The addition of fibre in animal diets is important for a range of functions including gut health. More cost-effective and accurate total dietary fibre analysis is now possible due to the emergence of NIR technology. This will help to formulate better diets, with a focus on the right type of feed ingredients and fibre.
Feed and other input costs, such as transport and energy, are expected to stay high for animal production for the foreseeable future and that’s without considering the availability and cost of labour, and the complexity and high cost of logistics (RaboResearch, Dec 2021). All stakeholders need to increase their capacity to be flexible to adapt to this market context and therefore it’s the perfect time to improve our knowledge regarding feed ingredients and make sure we’re using them in the best way.
Recently, extensive work has been done to improve our understanding of fibre as a tool to compensate for restrictions on the use of products (e.g., antibiotics, zinc and copper) that were included in diets to improve gut health. In addition to the benefits fibre can bring, in terms of gut health there is a need to understand and better characterise this substrate to avoid any issues in the field, determine best use and optimise value. Determining new criteria to describe fibre is important as the traditional terms – crude fibre (CF), neutral detergent fibre (NDF) and acid detergent fibre (ADF) – don’t provide enough information about the total content of dietary fibre and its functionality, especially the soluble part.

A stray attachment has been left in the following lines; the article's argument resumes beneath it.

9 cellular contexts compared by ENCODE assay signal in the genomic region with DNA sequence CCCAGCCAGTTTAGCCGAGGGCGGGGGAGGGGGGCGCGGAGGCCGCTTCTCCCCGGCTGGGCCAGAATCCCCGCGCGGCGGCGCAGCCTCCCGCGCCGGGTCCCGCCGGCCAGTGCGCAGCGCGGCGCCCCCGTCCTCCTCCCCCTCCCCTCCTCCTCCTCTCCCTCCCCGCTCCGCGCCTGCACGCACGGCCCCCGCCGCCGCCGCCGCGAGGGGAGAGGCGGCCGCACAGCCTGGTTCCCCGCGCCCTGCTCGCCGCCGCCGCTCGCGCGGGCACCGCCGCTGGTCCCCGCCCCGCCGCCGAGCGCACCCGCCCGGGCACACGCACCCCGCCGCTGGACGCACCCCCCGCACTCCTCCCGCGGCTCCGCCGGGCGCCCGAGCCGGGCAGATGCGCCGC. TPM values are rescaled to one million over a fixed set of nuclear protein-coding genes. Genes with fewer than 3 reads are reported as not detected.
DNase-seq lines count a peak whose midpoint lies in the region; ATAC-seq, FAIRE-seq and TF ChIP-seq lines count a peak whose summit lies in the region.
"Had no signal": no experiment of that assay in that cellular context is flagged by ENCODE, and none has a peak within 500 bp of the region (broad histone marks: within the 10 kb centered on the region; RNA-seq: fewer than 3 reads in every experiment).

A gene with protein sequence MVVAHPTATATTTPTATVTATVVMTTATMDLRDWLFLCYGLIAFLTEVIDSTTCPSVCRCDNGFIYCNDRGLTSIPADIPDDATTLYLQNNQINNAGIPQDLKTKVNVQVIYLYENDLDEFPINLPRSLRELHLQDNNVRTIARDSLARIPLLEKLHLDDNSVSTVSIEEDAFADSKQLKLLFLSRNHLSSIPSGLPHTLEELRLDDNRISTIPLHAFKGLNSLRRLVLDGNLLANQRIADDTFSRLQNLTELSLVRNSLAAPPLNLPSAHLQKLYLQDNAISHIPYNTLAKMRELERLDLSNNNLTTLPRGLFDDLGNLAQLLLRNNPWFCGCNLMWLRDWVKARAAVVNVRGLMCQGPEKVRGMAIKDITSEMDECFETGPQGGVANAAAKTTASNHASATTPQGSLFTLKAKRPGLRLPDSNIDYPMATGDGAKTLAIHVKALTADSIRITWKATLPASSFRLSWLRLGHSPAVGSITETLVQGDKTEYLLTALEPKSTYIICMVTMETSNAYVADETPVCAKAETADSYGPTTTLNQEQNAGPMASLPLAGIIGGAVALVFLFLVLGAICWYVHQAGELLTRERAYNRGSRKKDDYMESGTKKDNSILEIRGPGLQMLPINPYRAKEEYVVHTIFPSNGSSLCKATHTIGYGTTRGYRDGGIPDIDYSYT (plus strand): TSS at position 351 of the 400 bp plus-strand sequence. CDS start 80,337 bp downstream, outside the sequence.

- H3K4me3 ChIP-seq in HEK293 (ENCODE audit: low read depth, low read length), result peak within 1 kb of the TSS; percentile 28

Today, the most precise estimation of fibre is the analysis of total dietary fibre (e.g., the sum of the total non-starch polysaccharides NSPs + lignin), however there was, until recently, limited data reporting for NSPs and lignin because the methodologies used to hydrolyse fibre into its monomeric components are laborious and expensive (AB Vista, Technical white paper, 2021). More cost-effective and accurate total dietary fibre analysis is now possible due to the emergence of NIR technology. This has allowed us to determine the total content of dietary fibre and the different NSPs, soluble and insoluble components, in a robust and easy way that makes those measurement usable in practical feed formulation (Gomes et al., 2020).
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Having the relevant criteria and the tools to analyse it routinely are prerequisites, but they are not sufficient to guarantee proper application. Animal physiology matters, especially when it comes to fibre. In fact, as fibre is undigestible, the only way to optimise fibre utilisation is to increase its fermentation by the microbiome present in the hindgut. However, the establishment of this microbiome is age-dependant and young, immature animals have a microbiome that doesn’t allow them to extract the value of fibre.